LP 1 (30).JPG Just like a room in your house, your outdoor room also has walls, a floor, and a ceiling. The walls could be a hedge, your house, a fence, or even a low flagstone wall. The ceiling could be an arbor, the canopy of a large tree, or even a starry night sky. The floor, can be composed of any number of things, including a patio, a walkway, planting beds and even your lawn. Consider how you want to incorporate these elements in to your space to create your outdoor room. In the job we did in the photo at the left, the walls are a lattice fence, the house, and a small detached garage. The openness of  the lattice-work creates privacy without feeling too boxed in and also serves as a screen  from a neighboring daycare center.   The raised planting bed could also be considered part of the wall. The ceiling is the canopy of a shade tree, and the floor is combination of a paver patio, some lawn, and flagstone leading to the patio.(Click on photo to enlarge)

Don’t be afraid to consider breaking up your room into into smaller segments. This can create interest and also give you the feeling that it is actually a bit larger by creating depth. Make lpic1 (3).JPGsure you keep it in scale, however. For instance, don’t use pieces of flagstone in your walkway that are too large, or a plant that that has large leaves instead of one with a finer texture that will look better in a narrow planting bed. In these photos I used a walkway, raised planting beds, and a small patch of lawn to break up the space.

In the lower left photo (seen from the 3 season porch in the upper photo), the boulder in the foreground and the trunks of the Pagoda Dogwood in the background break up the space and add a feeling of depth.The Pagoda Dogwood forces your eye to follow the LP 1 (15).JPGsidewalk around it to thLP 1 (49).JPGe entrance, adding an illusion of a larger area. The wooden steps you see are actually quite close to where I was standing when I took this picture.
Right: A little serendipity never hurt anybody! This small, old stature my client picked up is combined with a birdbath. You can find them hiding on a low stone seat-wall in among the ferns.

 

If you would like help on a landscape design for your home, just give me a call or e-mail me and I will be glad to help.

Posted By Doug Grove, Grove Landscaping, Northfield, MN

Front entry upgrade

 

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Before

When renovating the front of a home, a very important part of the project is the front, or main, entry. This can be especially true when the home is located on a corner lot with more than one choice to get to the front door.

I designed this project it so that from no matter which side you entered the property, it would lead you to the front door. The first thing I did was eliminate  the sharp angles and long straight lines and switched the concrete sidewalks to pavers, which softened the look. The long  paver pathway  (which comes from the driveway on the other side of the house) was installed in a running bond pattern,  will be passing through a garden, making the 80 foot long  ”journey” to the front door more pleasant than, say, a concrete walk cutting through the lawn.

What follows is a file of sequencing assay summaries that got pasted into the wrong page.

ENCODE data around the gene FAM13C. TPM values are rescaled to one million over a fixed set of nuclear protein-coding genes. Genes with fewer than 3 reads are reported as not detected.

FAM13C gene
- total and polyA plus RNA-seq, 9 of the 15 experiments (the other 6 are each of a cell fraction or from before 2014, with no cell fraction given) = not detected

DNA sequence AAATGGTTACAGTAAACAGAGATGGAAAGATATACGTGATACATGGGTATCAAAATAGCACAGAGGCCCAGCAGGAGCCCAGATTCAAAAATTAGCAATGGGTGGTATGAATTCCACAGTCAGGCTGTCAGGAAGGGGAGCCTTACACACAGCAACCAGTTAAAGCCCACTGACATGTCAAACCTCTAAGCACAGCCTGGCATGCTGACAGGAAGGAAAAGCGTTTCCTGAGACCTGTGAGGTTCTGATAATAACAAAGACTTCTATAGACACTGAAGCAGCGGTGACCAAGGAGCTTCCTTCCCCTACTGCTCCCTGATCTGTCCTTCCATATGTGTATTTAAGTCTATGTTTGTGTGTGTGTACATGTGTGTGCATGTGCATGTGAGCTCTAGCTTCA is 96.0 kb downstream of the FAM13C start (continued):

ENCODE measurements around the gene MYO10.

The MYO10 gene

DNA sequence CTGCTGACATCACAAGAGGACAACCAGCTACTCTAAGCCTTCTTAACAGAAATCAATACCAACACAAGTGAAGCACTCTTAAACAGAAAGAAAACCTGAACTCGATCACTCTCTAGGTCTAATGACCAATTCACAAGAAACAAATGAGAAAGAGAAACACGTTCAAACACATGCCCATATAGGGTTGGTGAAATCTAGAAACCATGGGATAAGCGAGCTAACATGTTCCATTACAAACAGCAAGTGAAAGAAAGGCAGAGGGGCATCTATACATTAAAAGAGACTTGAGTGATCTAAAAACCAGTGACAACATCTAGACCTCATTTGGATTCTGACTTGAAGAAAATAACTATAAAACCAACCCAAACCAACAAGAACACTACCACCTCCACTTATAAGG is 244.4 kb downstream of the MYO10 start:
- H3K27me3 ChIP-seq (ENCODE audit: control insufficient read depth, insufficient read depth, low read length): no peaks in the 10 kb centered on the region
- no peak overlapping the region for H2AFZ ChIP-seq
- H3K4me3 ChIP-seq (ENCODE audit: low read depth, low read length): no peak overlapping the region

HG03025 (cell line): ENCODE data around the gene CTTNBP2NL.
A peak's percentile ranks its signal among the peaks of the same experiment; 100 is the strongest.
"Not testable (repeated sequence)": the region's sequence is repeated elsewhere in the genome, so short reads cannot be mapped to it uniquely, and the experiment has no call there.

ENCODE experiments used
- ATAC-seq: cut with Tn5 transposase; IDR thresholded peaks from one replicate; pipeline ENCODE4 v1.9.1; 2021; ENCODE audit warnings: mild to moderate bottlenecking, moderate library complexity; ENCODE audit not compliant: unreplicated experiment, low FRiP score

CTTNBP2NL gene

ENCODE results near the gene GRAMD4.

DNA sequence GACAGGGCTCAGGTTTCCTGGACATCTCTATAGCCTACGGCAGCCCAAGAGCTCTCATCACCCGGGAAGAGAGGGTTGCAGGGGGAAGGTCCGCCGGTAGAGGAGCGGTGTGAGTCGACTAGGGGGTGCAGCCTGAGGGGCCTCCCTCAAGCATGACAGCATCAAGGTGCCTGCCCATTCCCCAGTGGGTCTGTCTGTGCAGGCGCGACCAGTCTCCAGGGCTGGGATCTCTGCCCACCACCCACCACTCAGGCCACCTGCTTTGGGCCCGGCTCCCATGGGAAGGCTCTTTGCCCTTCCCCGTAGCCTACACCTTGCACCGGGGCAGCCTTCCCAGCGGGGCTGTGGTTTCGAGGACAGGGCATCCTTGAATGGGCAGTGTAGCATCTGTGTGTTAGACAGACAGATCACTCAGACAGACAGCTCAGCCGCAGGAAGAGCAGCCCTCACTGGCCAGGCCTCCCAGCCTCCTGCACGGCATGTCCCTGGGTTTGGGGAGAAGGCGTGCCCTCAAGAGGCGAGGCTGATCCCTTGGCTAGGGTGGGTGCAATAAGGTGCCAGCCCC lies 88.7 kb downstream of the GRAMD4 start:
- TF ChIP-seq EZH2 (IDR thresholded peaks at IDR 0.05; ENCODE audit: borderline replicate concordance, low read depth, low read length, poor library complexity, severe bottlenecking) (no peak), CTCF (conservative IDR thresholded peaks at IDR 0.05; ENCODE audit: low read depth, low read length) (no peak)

The front walk coming from the street also needed more character and some softening up, which we accomplished by installing the paver walkway in a soft “S” line.

 

A curved entry softens the approach to the front entry

We added a small entry patio and installed a seat stone in it , which helps draw attention to the front door, and also helps separate the two walkways with the change in brick pattern.

 


 

Patios and Ponds: the perfect combination

A while back we did a project  that involved constructing a large clay paver patio and walkway designed by Northfield landscape architect Spencer Jones. This project involved clay pavers, outcropping stones, a “bubbling rock” water feature, seat stones, and a pathway to a stone bench.

The owners wanted to expand their deck for an outdoor entertainment area, but they had to solve a water problem first. The soil around the existing deck was composed of a poorly drained, heavy clay soil, which caused a real problem with frost heave when the ground would go through it’s yearly freeze-thaw cycle. Spencer had us start by building up the area around the patio with a thick, well drained base of gravel. We then constructed the patio at  a positive slope. (That is, we sloped the patio away from the house so the water would drain away from the deck).

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Paver sidewalk leading to the patio

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Water feature, seat stone, and flagstone pathway leading out to the stone bench

The clay pavers were laid in a herringbone pattern, which can be challenging in a large area because they tend to wander and get out of alignment. The real challenge came when we had to pave around the water  feature. We had to start on one side, lay pavers all the around it and come back to meet the pavers at the exact spot we started.

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Under construction

The  new space has plenty of room  for outdoor entertaining with a beautiful view of their acreage. The pathway, which is constructed of large rectangular pieces of flagstone, leads you out “in to the view” ,ending at a stone bench, which is framed by two  flowering crabapples and two large seat stones.